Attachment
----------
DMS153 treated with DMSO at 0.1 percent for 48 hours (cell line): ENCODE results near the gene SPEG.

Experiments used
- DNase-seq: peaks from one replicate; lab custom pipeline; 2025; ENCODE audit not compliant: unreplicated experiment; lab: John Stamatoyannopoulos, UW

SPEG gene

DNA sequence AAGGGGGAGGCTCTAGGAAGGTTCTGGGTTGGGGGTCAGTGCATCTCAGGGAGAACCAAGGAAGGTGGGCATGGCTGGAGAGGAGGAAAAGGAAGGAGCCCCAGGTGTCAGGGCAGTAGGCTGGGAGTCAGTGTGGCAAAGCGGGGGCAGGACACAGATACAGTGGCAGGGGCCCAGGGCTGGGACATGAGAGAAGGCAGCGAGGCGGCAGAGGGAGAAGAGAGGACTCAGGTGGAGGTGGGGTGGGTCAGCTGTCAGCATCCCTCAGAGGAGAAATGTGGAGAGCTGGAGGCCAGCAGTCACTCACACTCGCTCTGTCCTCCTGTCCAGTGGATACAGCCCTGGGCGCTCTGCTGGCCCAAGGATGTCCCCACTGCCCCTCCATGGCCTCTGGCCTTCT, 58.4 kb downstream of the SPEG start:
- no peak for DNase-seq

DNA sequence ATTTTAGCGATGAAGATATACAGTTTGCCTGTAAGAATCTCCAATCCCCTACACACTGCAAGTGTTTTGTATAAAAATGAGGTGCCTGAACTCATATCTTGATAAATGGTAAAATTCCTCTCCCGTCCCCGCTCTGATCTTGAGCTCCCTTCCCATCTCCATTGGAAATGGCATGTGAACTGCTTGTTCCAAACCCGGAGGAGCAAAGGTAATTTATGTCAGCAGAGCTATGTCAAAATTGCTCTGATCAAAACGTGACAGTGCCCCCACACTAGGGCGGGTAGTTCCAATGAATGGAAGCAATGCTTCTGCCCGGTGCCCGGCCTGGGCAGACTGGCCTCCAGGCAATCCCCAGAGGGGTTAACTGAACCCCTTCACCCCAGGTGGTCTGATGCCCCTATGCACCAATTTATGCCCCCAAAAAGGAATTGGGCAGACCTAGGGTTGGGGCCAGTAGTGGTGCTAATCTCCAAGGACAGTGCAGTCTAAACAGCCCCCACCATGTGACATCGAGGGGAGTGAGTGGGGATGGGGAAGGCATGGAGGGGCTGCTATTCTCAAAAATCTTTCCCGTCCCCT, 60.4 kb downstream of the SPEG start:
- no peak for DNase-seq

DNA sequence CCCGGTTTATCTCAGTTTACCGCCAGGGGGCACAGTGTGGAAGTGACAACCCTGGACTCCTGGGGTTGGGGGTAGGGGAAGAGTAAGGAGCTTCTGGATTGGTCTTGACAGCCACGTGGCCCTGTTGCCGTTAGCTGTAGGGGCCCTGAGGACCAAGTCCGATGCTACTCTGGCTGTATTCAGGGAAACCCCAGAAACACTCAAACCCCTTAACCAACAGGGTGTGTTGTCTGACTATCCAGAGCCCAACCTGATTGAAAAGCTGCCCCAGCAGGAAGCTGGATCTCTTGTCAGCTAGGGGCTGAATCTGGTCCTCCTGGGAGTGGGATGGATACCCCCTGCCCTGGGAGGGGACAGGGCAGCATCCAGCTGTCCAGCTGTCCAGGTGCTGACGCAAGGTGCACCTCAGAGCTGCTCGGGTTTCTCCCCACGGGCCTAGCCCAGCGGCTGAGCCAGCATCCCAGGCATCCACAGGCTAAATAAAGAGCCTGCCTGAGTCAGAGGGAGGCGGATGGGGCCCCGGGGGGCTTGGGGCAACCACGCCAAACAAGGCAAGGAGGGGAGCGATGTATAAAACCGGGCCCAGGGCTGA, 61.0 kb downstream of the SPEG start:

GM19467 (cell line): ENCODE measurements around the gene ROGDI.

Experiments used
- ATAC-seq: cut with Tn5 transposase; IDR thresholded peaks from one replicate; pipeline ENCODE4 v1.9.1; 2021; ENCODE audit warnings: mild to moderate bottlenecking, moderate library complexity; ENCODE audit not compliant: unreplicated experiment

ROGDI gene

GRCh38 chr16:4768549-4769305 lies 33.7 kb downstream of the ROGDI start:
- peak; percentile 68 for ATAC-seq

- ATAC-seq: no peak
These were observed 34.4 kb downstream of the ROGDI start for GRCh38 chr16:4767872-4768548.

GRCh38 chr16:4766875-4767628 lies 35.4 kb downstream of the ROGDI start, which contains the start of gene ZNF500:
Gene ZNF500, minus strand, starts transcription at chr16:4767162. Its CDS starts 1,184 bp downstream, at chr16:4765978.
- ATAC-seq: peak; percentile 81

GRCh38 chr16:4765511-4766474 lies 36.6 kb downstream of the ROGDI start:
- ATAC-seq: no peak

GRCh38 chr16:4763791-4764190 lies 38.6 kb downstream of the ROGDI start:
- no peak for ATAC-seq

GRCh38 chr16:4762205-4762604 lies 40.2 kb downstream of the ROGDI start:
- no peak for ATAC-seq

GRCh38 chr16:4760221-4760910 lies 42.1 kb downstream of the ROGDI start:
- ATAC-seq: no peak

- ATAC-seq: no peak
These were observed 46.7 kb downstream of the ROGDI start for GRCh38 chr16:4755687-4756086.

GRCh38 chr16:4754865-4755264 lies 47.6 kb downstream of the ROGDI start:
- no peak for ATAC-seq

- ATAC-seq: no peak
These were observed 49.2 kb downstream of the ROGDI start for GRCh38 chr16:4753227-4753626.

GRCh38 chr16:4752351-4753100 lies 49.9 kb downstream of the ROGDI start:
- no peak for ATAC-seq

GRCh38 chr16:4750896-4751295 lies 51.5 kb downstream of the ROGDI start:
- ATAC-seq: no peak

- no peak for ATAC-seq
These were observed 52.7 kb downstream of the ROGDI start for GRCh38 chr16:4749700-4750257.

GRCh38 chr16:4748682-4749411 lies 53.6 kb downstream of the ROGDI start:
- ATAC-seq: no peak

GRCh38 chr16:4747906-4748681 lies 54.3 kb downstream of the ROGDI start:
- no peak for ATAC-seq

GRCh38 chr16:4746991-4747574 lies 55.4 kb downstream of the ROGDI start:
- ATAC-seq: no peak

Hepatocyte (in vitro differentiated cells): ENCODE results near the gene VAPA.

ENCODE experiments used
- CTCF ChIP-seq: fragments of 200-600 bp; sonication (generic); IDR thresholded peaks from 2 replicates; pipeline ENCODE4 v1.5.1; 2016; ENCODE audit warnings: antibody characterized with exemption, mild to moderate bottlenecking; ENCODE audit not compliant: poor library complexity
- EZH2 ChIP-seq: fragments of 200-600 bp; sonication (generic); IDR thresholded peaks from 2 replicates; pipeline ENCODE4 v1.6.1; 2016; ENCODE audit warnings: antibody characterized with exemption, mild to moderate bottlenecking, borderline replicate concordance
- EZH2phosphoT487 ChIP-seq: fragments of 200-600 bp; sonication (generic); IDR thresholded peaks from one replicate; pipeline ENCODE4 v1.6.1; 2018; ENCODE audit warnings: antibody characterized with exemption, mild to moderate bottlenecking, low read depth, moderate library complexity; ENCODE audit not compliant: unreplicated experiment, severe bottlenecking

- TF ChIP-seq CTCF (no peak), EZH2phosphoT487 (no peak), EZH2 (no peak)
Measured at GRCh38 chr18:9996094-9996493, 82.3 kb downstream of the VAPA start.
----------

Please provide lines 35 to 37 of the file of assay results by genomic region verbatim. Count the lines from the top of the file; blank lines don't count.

GRCh38 chr16:4752351-4753100 lies 49.9 kb downstream of the ROGDI start:
- no peak for ATAC-seq

GRCh38 chr16:4750896-4751295 lies 51.5 kb downstream of the ROGDI start: